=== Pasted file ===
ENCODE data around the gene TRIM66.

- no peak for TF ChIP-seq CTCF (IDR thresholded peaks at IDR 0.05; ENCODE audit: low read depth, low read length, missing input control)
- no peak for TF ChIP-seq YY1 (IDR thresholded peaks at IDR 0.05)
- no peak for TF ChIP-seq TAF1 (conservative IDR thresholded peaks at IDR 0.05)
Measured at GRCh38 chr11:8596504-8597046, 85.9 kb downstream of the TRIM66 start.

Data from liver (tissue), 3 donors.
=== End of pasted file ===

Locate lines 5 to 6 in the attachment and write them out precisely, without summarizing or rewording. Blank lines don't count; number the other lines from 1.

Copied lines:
Measured at GRCh38 chr11:8596504-8597046, 85.9 kb downstream of the TRIM66 start.

Data from liver (tissue), 3 donors.